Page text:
In the previous review the active version of the 612 wasn’t available, but we did find that the carbon rails of the 612 stiffened the saddle noticeably over the titanium-railed 611 Race. In a similar vein, this active version of the 612 Ergowave seems stiffer than I recall the active version of the titanium-railed 611 Race being; and I suspect the carbon rails are coming into play again here. This also seems to lessen the difference between the supplied elastomers compared to what we noticed on the 611 Active, but the 7º tilt offered by the Active saddle design is still evident – particularly with the soft elastomer.

A feature I was very glad to see carried over from the previous SQlab saddles is the brilliantly executed nose shape, which SQlab refer to as ‘MaxContact’. It is shaped to offer as much support as is needed whilst remaining narrow enough to prevent impeding the pedal stroke. I still struggle to understand how so few other saddle companies are able to get this right.

SQlab 612 Active Ergowave Saddle Review

This saddle did cause one major issue for me.  I had a pair each of two different saddles that I had settled on as being my go-to saddle options. Each of these four saddles was quite expensive as an individual item, and the total value of the two pairs is bordering on obscene. Thanks to this 612 active Ergowave, those are now redundant. My backside is happier, though – and even if the SQlab is slightly less ‘cool’ or stylish, the improved looks of this version over the previous models makes me much more willing to accept that; so much so that I bought this saddle and sold the others.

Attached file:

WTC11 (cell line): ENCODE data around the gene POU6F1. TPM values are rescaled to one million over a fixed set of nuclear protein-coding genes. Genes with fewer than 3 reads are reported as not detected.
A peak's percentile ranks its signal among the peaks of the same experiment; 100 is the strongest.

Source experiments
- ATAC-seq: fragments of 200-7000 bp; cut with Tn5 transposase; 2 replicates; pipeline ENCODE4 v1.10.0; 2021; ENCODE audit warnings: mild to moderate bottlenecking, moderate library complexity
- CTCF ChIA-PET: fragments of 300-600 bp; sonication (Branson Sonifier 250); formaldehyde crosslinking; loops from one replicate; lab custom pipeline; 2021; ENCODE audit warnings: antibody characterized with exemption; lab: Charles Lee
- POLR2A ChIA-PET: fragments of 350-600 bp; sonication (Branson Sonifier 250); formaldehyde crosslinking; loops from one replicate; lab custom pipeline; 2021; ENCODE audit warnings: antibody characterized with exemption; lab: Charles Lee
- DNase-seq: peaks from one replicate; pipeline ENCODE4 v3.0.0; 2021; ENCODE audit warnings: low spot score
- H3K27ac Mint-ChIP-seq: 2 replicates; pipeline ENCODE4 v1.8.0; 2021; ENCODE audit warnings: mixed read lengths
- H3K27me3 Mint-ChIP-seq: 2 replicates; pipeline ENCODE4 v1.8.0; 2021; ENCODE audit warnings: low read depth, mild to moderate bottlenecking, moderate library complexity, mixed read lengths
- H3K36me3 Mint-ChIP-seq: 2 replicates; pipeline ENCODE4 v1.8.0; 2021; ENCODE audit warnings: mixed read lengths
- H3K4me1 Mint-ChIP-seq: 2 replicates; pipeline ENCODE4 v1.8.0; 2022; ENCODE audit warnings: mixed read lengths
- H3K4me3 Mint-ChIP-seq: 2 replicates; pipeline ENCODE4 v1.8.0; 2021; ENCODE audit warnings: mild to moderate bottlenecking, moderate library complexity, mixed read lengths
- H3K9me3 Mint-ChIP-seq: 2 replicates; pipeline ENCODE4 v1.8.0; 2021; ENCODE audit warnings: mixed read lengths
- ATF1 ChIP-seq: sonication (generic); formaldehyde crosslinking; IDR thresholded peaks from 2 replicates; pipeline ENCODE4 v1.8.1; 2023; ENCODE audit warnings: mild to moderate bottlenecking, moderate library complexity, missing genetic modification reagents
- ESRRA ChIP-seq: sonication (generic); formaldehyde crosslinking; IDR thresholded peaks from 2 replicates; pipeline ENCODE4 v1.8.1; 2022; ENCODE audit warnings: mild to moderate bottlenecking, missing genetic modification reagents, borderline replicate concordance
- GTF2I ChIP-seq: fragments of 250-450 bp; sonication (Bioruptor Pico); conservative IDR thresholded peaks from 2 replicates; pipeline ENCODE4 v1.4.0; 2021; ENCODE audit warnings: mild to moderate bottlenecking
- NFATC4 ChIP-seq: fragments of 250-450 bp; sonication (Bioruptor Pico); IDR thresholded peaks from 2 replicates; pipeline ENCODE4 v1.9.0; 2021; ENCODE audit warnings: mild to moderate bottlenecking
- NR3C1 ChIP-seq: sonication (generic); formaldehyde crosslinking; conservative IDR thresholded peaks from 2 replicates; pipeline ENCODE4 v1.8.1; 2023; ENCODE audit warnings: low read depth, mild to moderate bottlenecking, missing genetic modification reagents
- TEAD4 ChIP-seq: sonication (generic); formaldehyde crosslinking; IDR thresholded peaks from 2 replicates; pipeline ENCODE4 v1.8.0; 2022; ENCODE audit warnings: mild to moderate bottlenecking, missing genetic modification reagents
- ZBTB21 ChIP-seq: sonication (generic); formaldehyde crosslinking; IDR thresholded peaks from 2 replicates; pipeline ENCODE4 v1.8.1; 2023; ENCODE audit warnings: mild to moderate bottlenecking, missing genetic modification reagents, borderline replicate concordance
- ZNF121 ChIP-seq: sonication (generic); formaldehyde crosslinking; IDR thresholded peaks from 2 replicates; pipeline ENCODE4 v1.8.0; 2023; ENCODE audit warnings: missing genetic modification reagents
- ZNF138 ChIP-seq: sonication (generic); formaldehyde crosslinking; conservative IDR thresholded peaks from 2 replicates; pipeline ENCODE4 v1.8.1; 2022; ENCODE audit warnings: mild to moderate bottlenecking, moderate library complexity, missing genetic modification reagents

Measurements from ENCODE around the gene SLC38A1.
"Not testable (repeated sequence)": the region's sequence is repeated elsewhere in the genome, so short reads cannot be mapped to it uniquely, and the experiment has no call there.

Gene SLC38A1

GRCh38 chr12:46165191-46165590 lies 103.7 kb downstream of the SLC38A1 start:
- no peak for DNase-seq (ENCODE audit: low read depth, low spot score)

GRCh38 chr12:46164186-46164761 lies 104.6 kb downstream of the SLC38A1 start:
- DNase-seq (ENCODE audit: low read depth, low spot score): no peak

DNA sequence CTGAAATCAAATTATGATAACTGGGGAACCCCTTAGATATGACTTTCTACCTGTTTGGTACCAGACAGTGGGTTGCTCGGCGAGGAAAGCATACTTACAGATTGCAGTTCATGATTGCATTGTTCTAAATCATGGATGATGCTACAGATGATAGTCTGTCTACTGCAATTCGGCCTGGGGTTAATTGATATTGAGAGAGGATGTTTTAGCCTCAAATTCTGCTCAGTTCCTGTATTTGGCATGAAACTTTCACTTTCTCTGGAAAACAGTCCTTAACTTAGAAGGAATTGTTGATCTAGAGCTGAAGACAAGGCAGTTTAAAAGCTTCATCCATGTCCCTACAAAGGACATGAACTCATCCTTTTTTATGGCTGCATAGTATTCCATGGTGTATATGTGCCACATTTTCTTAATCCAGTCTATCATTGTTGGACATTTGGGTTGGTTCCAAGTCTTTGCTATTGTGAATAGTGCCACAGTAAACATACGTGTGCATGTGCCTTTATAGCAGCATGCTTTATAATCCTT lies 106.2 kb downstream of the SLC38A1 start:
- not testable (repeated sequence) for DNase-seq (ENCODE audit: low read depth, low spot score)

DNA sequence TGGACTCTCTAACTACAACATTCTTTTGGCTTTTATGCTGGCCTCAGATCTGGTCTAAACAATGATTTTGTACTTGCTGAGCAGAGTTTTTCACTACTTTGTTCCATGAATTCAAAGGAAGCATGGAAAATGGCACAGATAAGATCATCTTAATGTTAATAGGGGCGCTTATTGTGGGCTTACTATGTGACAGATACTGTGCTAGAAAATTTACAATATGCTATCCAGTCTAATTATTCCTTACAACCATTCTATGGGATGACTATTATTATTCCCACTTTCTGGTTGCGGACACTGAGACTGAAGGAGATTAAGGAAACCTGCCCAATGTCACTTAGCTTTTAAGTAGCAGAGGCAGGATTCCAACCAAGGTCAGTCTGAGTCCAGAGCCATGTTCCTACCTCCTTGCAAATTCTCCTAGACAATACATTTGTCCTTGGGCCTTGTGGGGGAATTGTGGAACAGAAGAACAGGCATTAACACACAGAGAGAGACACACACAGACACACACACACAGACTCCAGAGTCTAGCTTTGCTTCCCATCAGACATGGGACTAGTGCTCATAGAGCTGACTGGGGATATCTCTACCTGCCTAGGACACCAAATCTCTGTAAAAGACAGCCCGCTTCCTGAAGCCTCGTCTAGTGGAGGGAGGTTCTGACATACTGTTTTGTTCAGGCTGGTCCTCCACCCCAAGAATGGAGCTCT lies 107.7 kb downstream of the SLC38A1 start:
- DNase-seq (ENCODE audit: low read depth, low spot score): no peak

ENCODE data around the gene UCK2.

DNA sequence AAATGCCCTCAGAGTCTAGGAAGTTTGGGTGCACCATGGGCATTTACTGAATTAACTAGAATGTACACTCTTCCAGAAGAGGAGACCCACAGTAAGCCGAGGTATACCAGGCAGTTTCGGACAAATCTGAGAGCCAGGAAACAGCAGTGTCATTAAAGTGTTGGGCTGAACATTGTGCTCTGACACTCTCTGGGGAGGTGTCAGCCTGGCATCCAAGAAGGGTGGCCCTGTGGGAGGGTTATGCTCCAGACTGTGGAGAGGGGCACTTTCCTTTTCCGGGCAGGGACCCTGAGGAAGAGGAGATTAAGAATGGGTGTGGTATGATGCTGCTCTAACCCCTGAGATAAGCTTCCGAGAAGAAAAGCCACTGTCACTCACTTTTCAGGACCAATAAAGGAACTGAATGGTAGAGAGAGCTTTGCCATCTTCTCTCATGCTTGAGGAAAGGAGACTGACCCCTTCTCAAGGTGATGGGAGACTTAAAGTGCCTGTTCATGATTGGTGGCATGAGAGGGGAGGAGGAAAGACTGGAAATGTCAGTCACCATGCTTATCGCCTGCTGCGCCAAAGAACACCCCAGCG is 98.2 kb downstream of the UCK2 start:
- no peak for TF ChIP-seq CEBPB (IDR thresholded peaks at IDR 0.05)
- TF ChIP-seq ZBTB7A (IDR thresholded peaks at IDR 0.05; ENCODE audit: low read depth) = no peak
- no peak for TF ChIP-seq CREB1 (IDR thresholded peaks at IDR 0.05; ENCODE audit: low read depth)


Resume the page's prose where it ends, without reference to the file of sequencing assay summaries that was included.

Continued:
Before this review was finished, I also took ownership of a non-active ‘Race’ version of the 612 Ergowave carbon. At only 150g, I expected this lighter weight version to feel a lot firmer than the active version but took the gamble anyway. Whilst not quite as cushioning as the 612 Ergowave active, the Race is still perfectly comfortable and has taken pride of place on my #1 bike.

SQlab 612 Active Ergowave Saddle Review

For clarity surrounding the SQlab range, the 611 models are more MTB and CX focused. They have a slightly wider and longer nose for off-road technical climbs and both a softer and slightly thicker padding to better absorb trail chatter. They also have areas of Kevlar around the sides and edges to protect from scuffs.

SQlab 612 Active Ergowave Saddle Review

Worth noting is the fact that SQlab consider their saddles to be unisex. This is on the basis that sit bone width is what determines the correct saddle to use; and coupling this with the step saddle approach and centre dip pressure relief of the Ergowave design means men and women alike should be able to find a saddle in the Ergowave range that works for them.

SQlab 612 Active Ergowave Saddle Review

Enhanced looks, an even more effective pressure relief system and the excellent shape carried over and improved upon from previous models has resulted in a new happy place for my backside; and at a time when I thought it was already perfectly happy. If you’re in the market for a new saddle or curious to try something new, I wholeheartedly recommend starting here and seeing how you get on.

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SQlab 612 Active Ergowave Saddle Review